The Glass Pavilion2445 Monroe Street
Toledo, OH 43620
419-255-8000 | toledomuseum.org
Part of a world-class museum, the Glass Pavilion at the Toledo Museum of Art offers art glass exhibits and offers visitors opportunities to watch artists at work.
Toledo has long been known as the Glass City with an economy built, in part, by several major glass manufacturing factories. Corporations such as Libbey Glass, Owens Illinois, Johns-Manville, and Owens Corning employed thousands who pressed, blew, and polished the nation’s drinking glasses, pickle bottles, windshields, and lightbulbs. Innovation and invention ruled the factory floor, making Toledo the king of glass.
In 1962 the Toledo Museum of Art hosted a workshop during which renowned potter Harvey Littleton worked with engineer Dominick Labino and retired glassblowers to explore glass-blowing as an art form. In a shed on the museum grounds, the Studio Glass Movement was born. To celebrate Toledo’s glass heritage, in 2006 the museum opened the Glass Pavilion to display more than 5000 works of art glass and to offer artists, and the public, space to work and create. The Glass Pavilion is a work of art in and of itself. Designed by the Tokyo firm, SANAA, Ltd., the Pavilion’s inner and outer walls are made of 360 glass panels that curve and flow to erase the boundaries between objects of art and the act of creation. Visitors will experience a transparent flow between the vision of artists and the objects displayed throughout the space.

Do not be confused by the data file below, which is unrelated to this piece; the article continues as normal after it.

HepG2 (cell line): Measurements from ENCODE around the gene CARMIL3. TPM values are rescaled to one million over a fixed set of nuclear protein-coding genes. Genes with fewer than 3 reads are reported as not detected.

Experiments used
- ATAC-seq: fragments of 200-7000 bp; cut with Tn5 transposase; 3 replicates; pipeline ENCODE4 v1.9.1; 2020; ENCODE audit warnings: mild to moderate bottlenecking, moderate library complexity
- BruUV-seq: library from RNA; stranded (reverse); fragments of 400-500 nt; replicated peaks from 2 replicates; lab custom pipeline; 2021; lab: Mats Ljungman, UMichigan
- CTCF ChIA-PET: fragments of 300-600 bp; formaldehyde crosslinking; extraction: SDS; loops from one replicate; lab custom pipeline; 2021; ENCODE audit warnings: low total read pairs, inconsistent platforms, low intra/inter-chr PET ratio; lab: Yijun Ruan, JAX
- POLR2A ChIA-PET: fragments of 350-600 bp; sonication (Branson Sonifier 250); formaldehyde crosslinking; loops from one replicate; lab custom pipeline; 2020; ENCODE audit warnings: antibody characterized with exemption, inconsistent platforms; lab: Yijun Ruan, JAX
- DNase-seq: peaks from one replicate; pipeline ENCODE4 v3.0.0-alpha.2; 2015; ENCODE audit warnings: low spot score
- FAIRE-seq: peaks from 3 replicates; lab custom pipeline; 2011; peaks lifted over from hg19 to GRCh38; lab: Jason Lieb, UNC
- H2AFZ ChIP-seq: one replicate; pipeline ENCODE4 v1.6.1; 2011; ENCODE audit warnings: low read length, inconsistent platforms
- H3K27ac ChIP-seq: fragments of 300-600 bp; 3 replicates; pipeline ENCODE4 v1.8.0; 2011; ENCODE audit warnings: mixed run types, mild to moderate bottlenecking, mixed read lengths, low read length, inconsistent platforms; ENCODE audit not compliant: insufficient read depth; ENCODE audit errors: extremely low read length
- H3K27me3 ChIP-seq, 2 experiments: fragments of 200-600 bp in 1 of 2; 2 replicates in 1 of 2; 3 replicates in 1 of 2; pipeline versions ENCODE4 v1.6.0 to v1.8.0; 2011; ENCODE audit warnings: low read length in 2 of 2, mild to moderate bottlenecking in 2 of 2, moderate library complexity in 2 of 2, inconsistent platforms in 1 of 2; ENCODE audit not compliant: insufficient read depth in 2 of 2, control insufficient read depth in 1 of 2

Notes for Travelers
The Toledo Museum of Art is ranked as one of the top ten museums in the United States with collections ranging across the ages. Plan on spending a full day to view its outstanding collections.
Additional ResourcesThe Glass City: Toledo and the Industry That Built It, Barbara L. Floyd.
Visual Art in Glass, Dominick Labino.